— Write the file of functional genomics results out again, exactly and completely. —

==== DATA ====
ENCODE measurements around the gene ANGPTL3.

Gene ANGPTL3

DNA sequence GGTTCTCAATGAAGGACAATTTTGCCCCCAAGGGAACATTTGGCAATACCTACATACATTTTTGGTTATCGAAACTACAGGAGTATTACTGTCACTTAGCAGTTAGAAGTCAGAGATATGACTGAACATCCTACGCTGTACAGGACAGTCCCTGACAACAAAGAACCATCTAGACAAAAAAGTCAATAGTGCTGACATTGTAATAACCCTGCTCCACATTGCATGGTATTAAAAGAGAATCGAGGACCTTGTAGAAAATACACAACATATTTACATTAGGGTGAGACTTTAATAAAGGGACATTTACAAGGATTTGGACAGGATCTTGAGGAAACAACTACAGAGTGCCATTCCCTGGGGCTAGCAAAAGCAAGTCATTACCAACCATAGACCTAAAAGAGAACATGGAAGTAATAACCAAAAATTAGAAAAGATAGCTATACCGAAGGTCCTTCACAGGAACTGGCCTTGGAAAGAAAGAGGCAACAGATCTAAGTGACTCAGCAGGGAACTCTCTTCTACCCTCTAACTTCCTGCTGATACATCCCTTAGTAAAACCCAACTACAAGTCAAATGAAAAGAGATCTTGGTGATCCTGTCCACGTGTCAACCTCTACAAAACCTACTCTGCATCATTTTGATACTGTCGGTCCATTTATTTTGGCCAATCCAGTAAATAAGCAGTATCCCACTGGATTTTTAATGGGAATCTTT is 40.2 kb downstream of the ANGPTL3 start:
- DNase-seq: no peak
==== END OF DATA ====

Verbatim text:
ENCODE measurements around the gene ANGPTL3.

Gene ANGPTL3

DNA sequence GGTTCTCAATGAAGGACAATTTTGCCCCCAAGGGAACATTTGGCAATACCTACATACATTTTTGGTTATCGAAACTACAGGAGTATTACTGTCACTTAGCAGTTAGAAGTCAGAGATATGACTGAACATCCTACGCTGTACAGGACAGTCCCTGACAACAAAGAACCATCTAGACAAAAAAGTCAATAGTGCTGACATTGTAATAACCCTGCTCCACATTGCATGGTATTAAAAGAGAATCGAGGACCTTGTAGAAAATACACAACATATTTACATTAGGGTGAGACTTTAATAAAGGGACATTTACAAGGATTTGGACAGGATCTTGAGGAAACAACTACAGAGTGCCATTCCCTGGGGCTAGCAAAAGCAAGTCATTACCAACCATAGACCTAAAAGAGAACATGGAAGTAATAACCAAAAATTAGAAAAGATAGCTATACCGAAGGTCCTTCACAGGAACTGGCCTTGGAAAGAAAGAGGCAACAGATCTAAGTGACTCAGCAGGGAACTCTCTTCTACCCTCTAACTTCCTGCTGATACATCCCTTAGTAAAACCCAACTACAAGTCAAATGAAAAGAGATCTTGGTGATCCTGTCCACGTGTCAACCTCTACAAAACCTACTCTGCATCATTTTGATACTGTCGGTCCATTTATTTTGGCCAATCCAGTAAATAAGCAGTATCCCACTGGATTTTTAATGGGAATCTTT is 40.2 kb downstream of the ANGPTL3 start:
- DNase-seq: no peak